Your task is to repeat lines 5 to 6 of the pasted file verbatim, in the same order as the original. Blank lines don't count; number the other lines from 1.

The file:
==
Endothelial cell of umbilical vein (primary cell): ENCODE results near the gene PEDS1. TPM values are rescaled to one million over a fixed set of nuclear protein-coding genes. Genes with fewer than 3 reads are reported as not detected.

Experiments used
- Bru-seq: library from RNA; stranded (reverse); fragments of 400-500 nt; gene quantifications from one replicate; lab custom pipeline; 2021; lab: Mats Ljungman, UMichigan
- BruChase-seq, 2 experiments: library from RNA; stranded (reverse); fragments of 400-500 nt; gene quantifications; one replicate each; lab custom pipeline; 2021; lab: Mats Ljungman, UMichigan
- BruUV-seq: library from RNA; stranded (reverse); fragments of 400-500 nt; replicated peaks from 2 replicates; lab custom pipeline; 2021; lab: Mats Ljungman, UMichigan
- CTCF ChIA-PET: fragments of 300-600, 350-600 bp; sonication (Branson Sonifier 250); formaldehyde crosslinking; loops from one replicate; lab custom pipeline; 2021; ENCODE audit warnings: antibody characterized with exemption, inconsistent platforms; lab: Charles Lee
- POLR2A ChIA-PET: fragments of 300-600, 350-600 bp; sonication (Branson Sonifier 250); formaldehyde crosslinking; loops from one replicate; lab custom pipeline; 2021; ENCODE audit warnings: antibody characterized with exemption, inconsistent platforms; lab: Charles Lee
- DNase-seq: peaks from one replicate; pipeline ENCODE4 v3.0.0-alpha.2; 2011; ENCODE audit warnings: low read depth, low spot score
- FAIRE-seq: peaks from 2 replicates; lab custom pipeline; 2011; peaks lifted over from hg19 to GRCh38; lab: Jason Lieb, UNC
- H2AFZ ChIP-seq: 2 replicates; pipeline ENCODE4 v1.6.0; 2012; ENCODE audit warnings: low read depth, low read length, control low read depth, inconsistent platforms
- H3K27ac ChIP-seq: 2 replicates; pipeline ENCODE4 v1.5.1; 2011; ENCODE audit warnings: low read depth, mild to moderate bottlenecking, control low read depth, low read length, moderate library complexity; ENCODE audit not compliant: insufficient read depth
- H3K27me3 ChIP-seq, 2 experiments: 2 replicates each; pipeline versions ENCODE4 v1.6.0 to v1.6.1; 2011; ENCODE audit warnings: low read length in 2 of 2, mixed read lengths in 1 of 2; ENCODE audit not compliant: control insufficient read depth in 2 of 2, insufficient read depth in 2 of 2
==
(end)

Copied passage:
- BruUV-seq: library from RNA; stranded (reverse); fragments of 400-500 nt; replicated peaks from 2 replicates; lab custom pipeline; 2021; lab: Mats Ljungman, UMichigan
- CTCF ChIA-PET: fragments of 300-600, 350-600 bp; sonication (Branson Sonifier 250); formaldehyde crosslinking; loops from one replicate; lab custom pipeline; 2021; ENCODE audit warnings: antibody characterized with exemption, inconsistent platforms; lab: Charles Lee